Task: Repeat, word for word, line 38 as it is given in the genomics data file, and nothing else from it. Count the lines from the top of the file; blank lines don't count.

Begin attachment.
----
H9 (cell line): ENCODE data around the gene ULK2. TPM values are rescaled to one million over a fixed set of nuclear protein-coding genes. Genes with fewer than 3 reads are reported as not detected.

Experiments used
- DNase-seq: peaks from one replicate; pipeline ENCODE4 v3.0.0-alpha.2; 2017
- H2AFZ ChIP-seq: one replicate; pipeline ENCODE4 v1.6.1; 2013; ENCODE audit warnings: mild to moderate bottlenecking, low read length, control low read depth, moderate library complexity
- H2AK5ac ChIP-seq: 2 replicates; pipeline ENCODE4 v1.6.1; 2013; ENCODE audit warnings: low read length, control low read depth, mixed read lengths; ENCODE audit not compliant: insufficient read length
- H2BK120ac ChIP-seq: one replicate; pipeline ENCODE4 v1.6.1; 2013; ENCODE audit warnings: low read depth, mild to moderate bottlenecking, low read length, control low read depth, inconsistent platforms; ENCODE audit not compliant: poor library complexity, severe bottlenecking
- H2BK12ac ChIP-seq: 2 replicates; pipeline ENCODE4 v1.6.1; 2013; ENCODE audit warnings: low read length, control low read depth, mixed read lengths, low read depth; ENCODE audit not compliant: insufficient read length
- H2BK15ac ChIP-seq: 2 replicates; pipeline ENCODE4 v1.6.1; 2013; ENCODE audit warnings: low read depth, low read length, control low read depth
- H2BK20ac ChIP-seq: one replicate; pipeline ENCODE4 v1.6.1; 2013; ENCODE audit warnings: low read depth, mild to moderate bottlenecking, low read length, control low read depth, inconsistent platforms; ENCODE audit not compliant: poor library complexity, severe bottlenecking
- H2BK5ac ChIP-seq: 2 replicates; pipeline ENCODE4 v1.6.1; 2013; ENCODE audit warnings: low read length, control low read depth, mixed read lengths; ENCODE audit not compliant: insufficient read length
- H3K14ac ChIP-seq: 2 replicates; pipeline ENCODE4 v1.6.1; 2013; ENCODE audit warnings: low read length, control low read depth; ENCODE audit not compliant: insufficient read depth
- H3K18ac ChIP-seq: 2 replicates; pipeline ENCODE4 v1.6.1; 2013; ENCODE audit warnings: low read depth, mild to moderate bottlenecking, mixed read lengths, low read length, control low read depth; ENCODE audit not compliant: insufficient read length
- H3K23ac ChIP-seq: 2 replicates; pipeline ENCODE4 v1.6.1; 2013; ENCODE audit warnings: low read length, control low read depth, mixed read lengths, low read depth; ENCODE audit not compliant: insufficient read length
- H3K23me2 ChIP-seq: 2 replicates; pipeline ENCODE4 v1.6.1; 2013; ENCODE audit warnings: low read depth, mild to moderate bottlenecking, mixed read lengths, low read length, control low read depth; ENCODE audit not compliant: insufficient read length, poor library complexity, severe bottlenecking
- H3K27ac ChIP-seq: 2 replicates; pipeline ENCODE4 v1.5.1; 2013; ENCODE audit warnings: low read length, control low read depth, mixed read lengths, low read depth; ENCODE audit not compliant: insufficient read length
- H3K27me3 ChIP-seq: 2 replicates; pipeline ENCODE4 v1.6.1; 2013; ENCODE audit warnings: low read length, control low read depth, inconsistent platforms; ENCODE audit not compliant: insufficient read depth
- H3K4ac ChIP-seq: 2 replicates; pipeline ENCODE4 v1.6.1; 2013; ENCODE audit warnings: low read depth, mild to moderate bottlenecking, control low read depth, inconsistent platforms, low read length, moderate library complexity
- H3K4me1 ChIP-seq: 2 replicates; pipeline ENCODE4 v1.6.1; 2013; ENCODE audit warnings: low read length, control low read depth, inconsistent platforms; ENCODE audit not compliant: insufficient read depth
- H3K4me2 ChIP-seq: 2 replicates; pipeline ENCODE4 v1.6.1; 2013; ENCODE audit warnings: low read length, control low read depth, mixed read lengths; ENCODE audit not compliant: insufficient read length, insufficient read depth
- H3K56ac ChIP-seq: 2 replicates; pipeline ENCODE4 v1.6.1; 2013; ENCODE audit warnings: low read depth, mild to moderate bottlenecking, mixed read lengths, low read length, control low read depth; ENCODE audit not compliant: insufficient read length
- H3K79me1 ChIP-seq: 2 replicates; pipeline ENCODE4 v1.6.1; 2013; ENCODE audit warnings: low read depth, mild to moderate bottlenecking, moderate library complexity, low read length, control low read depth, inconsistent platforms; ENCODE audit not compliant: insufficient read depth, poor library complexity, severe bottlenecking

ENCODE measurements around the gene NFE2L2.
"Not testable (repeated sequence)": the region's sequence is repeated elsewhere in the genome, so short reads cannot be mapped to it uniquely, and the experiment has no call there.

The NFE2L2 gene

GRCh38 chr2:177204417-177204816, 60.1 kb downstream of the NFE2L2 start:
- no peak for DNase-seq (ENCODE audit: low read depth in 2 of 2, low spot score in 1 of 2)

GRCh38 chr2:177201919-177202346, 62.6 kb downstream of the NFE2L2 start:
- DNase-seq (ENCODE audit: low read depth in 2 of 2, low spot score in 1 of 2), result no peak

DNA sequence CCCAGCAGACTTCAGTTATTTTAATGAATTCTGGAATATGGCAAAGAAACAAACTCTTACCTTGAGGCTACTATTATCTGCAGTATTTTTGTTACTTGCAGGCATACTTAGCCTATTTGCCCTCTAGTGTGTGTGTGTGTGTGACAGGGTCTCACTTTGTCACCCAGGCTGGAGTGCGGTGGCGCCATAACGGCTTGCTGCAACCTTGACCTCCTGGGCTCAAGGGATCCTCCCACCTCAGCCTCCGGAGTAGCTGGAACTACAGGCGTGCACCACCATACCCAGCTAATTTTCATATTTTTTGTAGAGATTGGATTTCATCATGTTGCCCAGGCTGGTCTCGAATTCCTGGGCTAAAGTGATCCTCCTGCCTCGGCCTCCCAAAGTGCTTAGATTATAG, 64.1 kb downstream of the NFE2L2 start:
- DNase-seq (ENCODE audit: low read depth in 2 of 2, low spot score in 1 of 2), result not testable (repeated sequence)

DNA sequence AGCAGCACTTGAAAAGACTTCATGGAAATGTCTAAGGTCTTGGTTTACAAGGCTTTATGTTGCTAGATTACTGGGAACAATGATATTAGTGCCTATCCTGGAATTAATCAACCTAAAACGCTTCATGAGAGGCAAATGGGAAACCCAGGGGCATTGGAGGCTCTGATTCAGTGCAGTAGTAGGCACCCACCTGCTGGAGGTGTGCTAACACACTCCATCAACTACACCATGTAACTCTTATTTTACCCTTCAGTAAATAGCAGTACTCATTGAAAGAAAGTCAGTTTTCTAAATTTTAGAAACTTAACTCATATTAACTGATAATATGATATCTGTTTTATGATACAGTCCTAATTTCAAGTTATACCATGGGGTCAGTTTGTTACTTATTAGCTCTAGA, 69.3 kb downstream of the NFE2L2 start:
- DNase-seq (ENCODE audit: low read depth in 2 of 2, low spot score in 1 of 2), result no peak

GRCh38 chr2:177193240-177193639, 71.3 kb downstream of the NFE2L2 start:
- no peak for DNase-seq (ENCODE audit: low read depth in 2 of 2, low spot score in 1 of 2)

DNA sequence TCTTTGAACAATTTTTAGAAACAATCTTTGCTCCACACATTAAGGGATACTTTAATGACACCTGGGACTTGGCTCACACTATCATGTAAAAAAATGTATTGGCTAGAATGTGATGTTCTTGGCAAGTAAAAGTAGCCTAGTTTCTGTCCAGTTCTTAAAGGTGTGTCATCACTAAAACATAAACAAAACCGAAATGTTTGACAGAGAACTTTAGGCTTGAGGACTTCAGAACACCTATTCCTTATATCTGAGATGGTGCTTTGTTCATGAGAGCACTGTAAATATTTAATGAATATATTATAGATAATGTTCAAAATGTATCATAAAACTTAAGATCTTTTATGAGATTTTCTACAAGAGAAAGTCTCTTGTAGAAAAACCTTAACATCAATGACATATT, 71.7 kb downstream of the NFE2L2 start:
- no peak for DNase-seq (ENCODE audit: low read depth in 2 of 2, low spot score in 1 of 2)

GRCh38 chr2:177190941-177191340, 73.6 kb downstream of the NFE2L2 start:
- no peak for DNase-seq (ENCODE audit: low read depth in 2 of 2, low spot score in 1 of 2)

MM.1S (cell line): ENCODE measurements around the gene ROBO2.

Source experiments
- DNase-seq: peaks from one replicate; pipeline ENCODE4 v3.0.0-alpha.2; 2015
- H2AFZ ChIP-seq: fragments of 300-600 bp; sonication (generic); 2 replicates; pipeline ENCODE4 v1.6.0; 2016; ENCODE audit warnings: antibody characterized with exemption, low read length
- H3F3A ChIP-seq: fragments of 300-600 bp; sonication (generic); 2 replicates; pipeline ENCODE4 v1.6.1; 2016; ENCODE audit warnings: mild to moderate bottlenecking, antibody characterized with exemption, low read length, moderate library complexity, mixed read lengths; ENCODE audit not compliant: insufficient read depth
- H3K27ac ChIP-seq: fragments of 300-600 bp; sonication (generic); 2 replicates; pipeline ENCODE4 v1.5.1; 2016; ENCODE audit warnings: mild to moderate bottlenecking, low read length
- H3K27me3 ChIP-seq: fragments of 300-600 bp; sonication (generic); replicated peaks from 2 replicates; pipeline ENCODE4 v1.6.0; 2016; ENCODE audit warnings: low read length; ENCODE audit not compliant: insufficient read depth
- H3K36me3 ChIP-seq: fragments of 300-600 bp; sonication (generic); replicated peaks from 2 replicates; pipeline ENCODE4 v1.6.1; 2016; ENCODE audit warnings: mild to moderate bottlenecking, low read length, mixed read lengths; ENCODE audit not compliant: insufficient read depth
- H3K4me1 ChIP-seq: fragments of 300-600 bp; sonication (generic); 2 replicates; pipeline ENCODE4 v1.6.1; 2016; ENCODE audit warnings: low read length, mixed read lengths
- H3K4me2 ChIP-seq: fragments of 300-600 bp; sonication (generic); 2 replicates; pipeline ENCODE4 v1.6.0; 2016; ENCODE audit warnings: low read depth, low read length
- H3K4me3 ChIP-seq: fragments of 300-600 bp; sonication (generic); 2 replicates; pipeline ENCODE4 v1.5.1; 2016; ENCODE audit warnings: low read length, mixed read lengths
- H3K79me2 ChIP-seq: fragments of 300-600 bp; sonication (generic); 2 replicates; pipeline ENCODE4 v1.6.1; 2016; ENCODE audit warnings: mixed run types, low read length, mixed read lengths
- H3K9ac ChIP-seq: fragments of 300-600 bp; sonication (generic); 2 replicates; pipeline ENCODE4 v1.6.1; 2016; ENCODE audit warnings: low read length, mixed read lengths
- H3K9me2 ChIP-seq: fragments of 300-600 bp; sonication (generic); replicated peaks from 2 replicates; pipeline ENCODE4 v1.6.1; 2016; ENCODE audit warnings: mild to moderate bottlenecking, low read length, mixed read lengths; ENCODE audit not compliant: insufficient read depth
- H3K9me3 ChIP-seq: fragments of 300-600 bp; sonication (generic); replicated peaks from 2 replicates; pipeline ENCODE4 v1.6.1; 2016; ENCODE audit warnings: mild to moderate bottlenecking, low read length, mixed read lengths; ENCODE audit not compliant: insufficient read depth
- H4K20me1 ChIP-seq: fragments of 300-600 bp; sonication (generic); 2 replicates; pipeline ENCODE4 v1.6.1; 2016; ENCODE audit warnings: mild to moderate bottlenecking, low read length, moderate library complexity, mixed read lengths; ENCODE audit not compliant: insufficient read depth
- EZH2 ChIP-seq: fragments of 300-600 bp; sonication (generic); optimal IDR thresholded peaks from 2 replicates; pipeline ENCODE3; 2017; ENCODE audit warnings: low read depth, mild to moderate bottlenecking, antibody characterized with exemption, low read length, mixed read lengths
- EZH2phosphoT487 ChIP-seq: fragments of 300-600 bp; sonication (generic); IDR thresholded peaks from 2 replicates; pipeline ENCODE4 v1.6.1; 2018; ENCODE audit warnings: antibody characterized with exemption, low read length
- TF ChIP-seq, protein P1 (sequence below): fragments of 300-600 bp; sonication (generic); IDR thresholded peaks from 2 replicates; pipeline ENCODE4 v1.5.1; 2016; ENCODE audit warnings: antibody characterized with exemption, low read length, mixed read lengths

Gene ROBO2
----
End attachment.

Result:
- no peak for DNase-seq (ENCODE audit: low read depth in 2 of 2, low spot score in 1 of 2)